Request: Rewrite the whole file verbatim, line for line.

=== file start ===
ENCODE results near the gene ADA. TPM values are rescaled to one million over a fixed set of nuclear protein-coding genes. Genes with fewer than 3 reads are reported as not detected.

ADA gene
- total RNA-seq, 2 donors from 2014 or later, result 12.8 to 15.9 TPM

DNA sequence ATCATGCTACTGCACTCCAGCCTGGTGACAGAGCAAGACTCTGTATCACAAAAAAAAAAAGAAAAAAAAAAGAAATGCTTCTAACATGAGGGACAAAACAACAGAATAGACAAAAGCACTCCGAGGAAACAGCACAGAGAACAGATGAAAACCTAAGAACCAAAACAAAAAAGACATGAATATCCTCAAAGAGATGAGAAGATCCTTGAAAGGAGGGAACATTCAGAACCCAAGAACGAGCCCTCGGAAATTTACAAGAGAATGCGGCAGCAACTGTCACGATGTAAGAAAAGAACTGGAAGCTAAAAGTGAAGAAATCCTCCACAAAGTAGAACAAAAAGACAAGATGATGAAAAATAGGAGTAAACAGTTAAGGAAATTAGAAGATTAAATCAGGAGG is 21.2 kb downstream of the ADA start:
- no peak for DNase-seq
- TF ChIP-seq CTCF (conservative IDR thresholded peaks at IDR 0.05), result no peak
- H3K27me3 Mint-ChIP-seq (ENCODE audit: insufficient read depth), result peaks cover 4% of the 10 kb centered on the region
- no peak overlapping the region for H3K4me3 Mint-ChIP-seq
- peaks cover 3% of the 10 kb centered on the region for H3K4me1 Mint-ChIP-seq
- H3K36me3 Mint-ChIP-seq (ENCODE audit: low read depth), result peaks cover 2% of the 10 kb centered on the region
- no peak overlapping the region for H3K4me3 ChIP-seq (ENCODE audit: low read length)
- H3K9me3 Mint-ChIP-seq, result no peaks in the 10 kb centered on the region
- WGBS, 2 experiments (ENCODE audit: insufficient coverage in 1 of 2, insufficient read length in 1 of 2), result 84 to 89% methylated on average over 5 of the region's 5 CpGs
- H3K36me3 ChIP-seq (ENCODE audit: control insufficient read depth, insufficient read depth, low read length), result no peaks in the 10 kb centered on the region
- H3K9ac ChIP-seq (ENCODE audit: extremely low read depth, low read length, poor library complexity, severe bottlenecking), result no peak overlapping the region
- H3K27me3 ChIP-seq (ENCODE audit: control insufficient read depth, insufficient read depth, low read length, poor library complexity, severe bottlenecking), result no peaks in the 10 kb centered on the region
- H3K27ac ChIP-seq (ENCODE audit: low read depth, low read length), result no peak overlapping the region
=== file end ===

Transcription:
ENCODE results near the gene ADA. TPM values are rescaled to one million over a fixed set of nuclear protein-coding genes. Genes with fewer than 3 reads are reported as not detected.

ADA gene
- total RNA-seq, 2 donors from 2014 or later, result 12.8 to 15.9 TPM

DNA sequence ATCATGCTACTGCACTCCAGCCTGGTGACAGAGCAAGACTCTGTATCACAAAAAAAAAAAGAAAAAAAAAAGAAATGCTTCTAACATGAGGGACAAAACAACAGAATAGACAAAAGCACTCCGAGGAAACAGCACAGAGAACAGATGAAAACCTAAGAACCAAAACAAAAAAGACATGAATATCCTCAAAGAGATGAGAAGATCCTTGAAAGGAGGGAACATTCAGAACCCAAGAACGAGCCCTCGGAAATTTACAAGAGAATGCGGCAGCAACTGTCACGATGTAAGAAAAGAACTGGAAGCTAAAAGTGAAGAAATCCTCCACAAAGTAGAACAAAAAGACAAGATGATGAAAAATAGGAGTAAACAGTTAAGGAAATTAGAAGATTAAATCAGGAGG is 21.2 kb downstream of the ADA start:
- no peak for DNase-seq
- TF ChIP-seq CTCF (conservative IDR thresholded peaks at IDR 0.05), result no peak
- H3K27me3 Mint-ChIP-seq (ENCODE audit: insufficient read depth), result peaks cover 4% of the 10 kb centered on the region
- no peak overlapping the region for H3K4me3 Mint-ChIP-seq
- peaks cover 3% of the 10 kb centered on the region for H3K4me1 Mint-ChIP-seq
- H3K36me3 Mint-ChIP-seq (ENCODE audit: low read depth), result peaks cover 2% of the 10 kb centered on the region
- no peak overlapping the region for H3K4me3 ChIP-seq (ENCODE audit: low read length)
- H3K9me3 Mint-ChIP-seq, result no peaks in the 10 kb centered on the region
- WGBS, 2 experiments (ENCODE audit: insufficient coverage in 1 of 2, insufficient read length in 1 of 2), result 84 to 89% methylated on average over 5 of the region's 5 CpGs
- H3K36me3 ChIP-seq (ENCODE audit: control insufficient read depth, insufficient read depth, low read length), result no peaks in the 10 kb centered on the region
- H3K9ac ChIP-seq (ENCODE audit: extremely low read depth, low read length, poor library complexity, severe bottlenecking), result no peak overlapping the region
- H3K27me3 ChIP-seq (ENCODE audit: control insufficient read depth, insufficient read depth, low read length, poor library complexity, severe bottlenecking), result no peaks in the 10 kb centered on the region
- H3K27ac ChIP-seq (ENCODE audit: low read depth, low read length), result no peak overlapping the region